Sailing is indecipherable rubbish

Published on January 4th, 2020

Darren Kane

As an island nation, with America’s Cup and Olympic victories launching public parades, Sailing in Australia has still not won over Sports Columnist Darren Kane of The Sydney Morning Hobart. Here he shakes off the night before at his keyboard:


You can’t help but do a spot of wondering this time of year. Just last week I got to navel-gazing for a rude length of time about whether it was Friday or Saturday. These are matters which one MUST. NOT. STUFF. UP.

The correct answer was paramount. If it was Friday, I had a golf match of huge importance that afternoon. If it was Saturday, I had been fortunate enough to get tickets to an underground Cold Chisel concert that evening, so the morning would be consumed with grading my menagerie of black T-shirts.

Following a mini sausage roll washed down with a double shot of Red Bull, I settled on it being Friday. Though I wasn’t convinced until I spied the day’s edition of this newspaper at the servo. Such are life’s challenges.

Having successfully ascertained which day of the week it was, I got to doin’ some more wondering and thinking and stuff. I asked, rhetorically and in silence, why it is that competitive sailing is even a thing, let alone an Olympic discipline?

Could you harness a murder of the finest Oxbridge minds to conjure a sport more mind-numbingly dull? This whole Sydney to Hobart nonsense has got to stop (apologies to the skipper of one of the super mega-maxi big boats, who is a good friend of mine).

Not “stop” in that the boats should be somehow prevented from sailing – it’s a free world after all. But instead cease, in the sense that I can’t understand for the life of me why which boat gets to Hobart first is any more important than the results of last Friday’s golf match (I won. Thanks for asking).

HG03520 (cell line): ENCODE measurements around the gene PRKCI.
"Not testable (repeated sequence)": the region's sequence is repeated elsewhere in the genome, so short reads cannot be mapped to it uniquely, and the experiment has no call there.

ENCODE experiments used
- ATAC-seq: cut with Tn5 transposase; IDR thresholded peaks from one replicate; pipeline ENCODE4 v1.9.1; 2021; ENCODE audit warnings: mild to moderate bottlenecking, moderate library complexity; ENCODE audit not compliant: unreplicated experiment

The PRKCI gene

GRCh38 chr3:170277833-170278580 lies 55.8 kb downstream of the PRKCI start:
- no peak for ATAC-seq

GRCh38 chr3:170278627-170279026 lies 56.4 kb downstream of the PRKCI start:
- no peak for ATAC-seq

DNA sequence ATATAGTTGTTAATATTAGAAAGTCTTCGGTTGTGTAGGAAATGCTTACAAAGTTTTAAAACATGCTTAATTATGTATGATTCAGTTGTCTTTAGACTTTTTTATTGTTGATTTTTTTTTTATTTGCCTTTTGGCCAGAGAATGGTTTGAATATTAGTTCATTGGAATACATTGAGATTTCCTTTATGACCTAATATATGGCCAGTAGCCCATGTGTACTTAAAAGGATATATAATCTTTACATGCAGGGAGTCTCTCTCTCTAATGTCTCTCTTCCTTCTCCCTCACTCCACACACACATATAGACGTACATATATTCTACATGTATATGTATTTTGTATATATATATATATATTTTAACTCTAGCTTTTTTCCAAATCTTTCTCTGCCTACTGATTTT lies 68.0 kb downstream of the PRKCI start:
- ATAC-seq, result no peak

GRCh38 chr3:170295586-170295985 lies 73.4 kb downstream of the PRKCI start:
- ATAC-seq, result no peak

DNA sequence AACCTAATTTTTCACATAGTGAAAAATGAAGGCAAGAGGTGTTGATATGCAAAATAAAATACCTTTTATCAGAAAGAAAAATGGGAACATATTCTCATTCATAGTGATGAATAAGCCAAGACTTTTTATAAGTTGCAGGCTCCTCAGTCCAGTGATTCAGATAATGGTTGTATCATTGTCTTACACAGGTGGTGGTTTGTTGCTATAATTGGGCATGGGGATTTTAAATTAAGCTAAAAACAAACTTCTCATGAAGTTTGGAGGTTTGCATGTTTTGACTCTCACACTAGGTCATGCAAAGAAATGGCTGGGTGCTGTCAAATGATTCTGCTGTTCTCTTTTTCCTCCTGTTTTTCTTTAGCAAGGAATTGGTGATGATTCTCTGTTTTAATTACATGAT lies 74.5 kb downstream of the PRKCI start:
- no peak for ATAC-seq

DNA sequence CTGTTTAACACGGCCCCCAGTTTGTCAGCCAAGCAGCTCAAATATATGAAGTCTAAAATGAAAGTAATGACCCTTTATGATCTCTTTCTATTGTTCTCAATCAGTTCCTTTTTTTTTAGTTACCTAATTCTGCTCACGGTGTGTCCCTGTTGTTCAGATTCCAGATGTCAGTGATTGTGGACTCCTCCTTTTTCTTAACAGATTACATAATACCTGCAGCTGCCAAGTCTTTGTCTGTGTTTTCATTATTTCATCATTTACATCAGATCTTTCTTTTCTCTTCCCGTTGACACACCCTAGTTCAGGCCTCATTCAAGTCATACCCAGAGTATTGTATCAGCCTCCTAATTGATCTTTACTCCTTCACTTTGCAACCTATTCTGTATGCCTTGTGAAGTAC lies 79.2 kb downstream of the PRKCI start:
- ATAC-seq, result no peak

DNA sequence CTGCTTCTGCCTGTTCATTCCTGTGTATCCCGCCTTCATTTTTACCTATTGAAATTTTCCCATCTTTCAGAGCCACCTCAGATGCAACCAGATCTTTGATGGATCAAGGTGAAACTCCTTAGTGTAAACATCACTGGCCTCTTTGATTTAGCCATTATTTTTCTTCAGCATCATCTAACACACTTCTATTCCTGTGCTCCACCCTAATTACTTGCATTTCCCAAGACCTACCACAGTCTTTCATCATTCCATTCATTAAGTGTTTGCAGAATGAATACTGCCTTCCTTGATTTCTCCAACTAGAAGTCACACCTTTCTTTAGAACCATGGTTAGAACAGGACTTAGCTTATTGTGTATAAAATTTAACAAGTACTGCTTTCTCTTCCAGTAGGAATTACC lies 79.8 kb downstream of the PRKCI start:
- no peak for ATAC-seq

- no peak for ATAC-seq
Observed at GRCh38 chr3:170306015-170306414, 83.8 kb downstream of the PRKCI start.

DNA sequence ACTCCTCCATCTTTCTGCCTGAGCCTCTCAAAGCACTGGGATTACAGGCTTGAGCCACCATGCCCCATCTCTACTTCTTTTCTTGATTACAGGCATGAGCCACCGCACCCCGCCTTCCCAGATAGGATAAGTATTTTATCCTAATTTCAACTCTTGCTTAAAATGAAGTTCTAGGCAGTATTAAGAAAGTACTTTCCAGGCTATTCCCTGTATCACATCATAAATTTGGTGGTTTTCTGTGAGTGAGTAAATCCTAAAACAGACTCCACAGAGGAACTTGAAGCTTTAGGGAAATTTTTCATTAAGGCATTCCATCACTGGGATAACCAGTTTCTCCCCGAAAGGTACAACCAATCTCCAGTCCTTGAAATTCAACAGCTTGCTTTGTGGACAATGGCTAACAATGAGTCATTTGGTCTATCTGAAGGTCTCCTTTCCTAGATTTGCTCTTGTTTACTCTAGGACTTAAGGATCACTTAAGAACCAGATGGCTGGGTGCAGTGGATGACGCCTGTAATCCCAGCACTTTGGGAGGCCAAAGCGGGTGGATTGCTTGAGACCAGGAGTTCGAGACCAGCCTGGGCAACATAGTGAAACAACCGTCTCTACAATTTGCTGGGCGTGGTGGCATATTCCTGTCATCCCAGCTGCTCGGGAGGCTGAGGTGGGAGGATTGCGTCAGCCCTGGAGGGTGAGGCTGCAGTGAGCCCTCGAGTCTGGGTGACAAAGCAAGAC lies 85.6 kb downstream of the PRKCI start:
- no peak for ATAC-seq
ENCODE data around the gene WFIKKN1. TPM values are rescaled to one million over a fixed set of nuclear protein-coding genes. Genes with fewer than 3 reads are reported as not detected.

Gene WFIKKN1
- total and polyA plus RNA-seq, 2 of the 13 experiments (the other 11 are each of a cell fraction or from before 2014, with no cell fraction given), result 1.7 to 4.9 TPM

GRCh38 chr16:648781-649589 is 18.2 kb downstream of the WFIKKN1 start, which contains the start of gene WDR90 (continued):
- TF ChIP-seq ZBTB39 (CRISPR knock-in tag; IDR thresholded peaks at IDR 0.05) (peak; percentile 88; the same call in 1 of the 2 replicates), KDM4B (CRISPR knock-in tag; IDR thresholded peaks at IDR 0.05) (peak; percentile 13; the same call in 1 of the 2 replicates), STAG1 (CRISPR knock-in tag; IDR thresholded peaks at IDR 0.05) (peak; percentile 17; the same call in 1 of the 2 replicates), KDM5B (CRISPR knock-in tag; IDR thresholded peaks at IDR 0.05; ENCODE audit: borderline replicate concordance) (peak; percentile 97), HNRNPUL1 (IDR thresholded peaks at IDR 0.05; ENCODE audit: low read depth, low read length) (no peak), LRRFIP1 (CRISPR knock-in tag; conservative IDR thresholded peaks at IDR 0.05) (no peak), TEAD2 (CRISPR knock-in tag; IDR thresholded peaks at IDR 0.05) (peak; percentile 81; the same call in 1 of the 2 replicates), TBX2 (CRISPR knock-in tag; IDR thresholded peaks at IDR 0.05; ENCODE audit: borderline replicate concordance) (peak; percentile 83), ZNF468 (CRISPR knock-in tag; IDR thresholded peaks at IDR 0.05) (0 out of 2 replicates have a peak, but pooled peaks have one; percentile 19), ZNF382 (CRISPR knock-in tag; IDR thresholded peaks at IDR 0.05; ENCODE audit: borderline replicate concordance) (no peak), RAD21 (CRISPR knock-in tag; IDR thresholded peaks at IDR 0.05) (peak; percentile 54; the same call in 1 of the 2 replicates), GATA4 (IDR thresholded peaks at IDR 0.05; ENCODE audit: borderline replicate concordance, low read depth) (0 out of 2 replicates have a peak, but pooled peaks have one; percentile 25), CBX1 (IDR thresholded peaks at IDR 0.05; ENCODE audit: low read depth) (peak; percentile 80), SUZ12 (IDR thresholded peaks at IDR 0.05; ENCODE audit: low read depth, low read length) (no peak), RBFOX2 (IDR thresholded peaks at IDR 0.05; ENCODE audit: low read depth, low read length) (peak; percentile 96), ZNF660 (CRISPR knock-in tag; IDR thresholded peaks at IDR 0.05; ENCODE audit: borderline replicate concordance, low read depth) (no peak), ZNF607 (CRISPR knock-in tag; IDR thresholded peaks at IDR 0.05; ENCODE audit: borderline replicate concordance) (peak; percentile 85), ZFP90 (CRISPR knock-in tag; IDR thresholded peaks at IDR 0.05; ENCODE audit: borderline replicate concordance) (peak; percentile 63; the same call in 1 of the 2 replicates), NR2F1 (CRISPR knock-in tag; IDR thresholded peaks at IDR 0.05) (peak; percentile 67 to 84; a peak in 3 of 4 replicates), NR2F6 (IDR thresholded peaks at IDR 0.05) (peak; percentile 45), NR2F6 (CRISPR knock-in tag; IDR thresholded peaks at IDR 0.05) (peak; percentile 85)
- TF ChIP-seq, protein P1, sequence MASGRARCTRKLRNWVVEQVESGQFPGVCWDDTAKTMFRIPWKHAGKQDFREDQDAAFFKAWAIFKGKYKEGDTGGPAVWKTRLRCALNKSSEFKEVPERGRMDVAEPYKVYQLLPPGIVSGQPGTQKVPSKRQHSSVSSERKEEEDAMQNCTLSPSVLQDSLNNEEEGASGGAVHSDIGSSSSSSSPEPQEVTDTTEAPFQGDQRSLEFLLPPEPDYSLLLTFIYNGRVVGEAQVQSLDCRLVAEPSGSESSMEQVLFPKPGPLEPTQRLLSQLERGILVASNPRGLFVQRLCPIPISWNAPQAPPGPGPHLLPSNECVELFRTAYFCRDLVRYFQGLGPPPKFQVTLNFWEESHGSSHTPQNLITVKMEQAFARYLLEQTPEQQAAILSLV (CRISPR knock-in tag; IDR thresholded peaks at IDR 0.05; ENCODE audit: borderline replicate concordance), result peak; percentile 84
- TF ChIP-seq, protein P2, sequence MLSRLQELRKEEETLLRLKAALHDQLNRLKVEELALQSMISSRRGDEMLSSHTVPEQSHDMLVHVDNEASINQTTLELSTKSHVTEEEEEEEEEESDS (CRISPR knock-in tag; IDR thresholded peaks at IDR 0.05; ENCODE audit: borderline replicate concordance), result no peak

Sailing … geez, nobody can even (be bothered to) understand what goes on during the race, or how the “handicapping” system works. Nobody has even heard of most of the boats (probably because they change their names, year on year), while one gets the impression that sailing is – how shall we put this delicately – the exclusive domain of a select few.

Sailing has been an Olympic sport since the inception of the Modern Games in 1896; and sailing events have featured in all bar a couple of renewals of the Games since. Australia does, it’d be fair to say, produce very good sailors. But honestly, have you ever sat down and watched five minutes of the wretched sport? Utter, indecipherable rubbish.

Then, by way of diametric contrast, I began to wonder thus: why on earth is darts not an Olympic sport? What is so magnificent about sailing which is absent from darts? As part of the Games, darts would be the blazing-hot show of Tokyo, whereas it’ll probably be so hot on the water that sailing’s starter gun fires sometime around the kebab-and-fighting hour of 3am. Full report.

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